Most adults, with their grown-up iron will-power, are expected to be able to resist temptation in the face of all that pastry, and live on their three set meals per day. Le grignotage – snacking between meals – is frowned on if you’re much older than your washing machine.

But, whisper it quietly, but just about everyone snacks (grignoter), anyway – a baguette that doesn’t have one end nibbled off in the time it takes to travel from boulanger to table isn’t a proper baguette. Besides, why should your children enjoy all the treats? 

We’re not saying ignore the nutritionists, but if you lead an active, reasonably healthy lifestyle, a bite to eat in the middle of the afternoon isn’t going to do any harm. So, if you want to join them, feel free.

What do you give for goûter 

It’s a relatively light snack – we’re not talking afternoon tea here. Think a couple of biscuits, a piece of cake, a pain au chocolat (or chocolatine, for right-thinking people in southwest France), piece of fruit, pain au lait, a croissant, yoghurt, compote, or a slice of bread slathered in Nutella.

Things might get a little more formal if friends and their children are round at the goûter hour – a pre-visit trip to the patisserie may be a good idea if you want to avoid scratching madly through the cupboards and don’t have time to create something tasty and homemade.

Not to be confused with

Une collation – adult snacking becomes socially acceptable when it’s not a snack but part of une collation served, for example, at the end of an event, or at a gathering of some kind. Expect, perhaps, a few small sandwiches with the crusts cut off, a few small pastries, coffee and water.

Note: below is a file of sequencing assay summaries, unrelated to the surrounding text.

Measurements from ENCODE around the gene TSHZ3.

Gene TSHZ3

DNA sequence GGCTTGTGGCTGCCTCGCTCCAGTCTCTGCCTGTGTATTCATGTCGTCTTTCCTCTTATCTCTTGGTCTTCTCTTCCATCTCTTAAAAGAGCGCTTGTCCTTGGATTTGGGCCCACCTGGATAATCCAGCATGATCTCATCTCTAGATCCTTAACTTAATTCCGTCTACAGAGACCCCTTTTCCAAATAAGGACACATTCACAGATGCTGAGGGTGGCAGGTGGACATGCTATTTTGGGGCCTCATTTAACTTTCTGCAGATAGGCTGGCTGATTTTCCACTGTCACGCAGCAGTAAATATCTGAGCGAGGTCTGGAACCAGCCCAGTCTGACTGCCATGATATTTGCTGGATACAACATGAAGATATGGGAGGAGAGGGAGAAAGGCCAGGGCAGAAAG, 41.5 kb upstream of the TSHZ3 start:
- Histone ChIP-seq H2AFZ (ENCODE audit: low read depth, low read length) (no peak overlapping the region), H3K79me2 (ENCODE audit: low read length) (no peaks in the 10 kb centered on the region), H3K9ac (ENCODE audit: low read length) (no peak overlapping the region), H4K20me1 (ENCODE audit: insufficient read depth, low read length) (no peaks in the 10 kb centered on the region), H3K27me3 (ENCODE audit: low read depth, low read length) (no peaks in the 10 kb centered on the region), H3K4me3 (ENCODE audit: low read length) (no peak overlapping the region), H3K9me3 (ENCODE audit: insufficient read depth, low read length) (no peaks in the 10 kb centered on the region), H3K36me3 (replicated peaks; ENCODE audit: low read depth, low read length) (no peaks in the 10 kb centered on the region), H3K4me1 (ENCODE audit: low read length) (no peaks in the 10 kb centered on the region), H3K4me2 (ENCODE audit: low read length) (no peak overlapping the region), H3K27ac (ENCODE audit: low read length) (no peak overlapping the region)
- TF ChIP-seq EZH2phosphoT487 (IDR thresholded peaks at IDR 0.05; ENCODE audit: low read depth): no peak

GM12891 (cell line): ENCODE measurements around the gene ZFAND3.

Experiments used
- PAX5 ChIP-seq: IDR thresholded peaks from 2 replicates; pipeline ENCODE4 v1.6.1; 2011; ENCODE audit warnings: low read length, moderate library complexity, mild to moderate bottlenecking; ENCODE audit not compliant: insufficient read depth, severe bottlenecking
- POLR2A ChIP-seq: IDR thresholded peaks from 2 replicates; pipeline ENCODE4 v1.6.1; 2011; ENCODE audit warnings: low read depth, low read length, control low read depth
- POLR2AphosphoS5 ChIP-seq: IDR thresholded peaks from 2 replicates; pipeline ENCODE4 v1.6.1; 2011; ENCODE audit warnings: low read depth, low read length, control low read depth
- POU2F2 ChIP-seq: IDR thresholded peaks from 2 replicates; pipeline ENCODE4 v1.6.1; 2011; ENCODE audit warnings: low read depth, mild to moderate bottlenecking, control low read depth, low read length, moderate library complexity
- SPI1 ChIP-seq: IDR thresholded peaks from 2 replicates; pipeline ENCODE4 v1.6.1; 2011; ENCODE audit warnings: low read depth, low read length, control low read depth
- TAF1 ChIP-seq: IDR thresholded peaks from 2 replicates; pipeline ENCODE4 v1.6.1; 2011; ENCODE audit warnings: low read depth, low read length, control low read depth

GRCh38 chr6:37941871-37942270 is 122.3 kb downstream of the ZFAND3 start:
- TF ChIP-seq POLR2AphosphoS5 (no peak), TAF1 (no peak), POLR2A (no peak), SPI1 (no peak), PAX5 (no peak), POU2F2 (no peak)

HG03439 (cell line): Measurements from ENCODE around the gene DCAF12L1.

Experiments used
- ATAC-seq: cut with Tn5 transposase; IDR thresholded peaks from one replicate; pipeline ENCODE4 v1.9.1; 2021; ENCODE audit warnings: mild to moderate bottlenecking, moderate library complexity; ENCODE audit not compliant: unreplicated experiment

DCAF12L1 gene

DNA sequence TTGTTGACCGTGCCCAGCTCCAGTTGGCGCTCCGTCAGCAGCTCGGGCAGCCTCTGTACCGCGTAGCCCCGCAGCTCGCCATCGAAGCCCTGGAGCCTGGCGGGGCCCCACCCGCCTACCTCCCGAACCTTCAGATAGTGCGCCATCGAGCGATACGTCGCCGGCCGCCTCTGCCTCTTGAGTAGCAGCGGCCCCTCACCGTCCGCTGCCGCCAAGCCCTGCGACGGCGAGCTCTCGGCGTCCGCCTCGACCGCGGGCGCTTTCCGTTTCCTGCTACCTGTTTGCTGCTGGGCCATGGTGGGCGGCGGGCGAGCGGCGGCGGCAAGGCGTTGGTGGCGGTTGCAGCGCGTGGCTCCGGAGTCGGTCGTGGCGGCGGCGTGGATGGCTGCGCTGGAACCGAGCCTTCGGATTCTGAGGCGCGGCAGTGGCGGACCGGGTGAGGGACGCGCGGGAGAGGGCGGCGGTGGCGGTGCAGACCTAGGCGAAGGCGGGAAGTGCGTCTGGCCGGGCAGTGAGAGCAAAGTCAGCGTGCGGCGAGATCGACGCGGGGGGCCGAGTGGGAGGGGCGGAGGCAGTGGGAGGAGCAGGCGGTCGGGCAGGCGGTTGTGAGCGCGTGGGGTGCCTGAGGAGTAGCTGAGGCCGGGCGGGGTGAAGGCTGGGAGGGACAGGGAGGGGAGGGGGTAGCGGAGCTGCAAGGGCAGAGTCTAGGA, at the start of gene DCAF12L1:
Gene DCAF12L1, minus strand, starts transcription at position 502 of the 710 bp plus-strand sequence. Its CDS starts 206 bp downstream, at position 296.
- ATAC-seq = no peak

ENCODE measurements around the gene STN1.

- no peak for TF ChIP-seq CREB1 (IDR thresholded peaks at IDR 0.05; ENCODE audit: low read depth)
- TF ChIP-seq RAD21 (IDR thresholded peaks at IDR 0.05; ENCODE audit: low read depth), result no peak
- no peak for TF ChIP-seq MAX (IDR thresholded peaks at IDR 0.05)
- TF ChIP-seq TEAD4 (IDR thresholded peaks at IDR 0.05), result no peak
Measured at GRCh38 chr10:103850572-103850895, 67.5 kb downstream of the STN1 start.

L’apéro – pre-dinner snacks, often featuring savoury bites such as charcuterie, olives, crisps and a few drinks, including alcoholic ones, as a warm up to the main meal event, or as part of an early evening gathering before people head off to a restaurant or home for their evening meal.

Un en-cas – this is the great adult snacking get-out. Although, in general, snacking for grown-ups is considered bad form, sometimes it has to be done. This is it. Call it un en-cas, pretend you’re too hungry to wait for the next meal, and you’ll probably get away with it.

Le goûter in action

Pour le goûter aujourd’hui, on a eu un gâteau – For snack today, we had some cake.

Veuillez fournir un goûter à votre enfant – Please provide an afternoon snack for your child.

J’ai faim ! Je peux avoir un goûter ? – I’m hungry! Can I have a snack?